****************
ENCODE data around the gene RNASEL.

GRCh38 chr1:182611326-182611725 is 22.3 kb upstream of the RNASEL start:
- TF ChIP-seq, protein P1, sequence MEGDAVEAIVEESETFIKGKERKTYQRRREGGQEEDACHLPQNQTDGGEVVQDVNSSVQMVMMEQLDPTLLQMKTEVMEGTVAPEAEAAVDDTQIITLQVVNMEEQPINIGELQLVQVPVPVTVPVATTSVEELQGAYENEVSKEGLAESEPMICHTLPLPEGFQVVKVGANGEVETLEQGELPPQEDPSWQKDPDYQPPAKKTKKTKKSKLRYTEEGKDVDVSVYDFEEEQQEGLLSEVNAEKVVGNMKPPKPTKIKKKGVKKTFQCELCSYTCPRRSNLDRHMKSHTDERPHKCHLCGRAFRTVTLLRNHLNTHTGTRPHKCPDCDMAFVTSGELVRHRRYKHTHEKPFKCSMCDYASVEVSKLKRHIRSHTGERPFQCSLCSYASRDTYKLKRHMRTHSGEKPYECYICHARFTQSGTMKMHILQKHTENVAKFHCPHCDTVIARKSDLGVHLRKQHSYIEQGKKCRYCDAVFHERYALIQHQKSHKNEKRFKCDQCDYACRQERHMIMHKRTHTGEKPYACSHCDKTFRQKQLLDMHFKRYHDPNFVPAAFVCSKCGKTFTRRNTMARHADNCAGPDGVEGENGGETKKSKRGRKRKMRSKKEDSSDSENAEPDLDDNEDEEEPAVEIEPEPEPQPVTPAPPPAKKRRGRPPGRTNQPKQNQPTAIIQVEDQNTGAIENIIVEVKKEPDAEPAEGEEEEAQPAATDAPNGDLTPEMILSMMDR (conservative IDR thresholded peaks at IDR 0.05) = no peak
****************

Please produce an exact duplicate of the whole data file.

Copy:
ENCODE data around the gene RNASEL.

GRCh38 chr1:182611326-182611725 is 22.3 kb upstream of the RNASEL start:
- TF ChIP-seq, protein P1, sequence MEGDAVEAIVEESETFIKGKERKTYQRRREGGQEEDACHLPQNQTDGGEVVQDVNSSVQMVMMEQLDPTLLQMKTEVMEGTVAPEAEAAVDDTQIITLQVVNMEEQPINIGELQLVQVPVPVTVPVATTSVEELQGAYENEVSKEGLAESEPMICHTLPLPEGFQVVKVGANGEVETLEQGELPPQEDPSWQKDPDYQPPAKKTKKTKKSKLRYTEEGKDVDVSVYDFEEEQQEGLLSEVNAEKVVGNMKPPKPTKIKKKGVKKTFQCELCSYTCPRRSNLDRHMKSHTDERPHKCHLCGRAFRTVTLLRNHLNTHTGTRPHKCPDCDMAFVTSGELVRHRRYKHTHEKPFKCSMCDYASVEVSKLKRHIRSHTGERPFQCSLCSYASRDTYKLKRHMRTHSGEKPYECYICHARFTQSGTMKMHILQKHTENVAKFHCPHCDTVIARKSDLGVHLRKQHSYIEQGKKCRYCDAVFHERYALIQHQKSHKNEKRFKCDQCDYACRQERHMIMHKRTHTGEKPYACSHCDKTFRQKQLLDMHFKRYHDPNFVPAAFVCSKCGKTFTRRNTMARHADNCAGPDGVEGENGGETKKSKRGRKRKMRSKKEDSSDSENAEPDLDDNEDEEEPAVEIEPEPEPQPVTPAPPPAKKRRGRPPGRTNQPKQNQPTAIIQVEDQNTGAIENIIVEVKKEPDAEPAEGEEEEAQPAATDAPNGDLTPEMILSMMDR (conservative IDR thresholded peaks at IDR 0.05) = no peak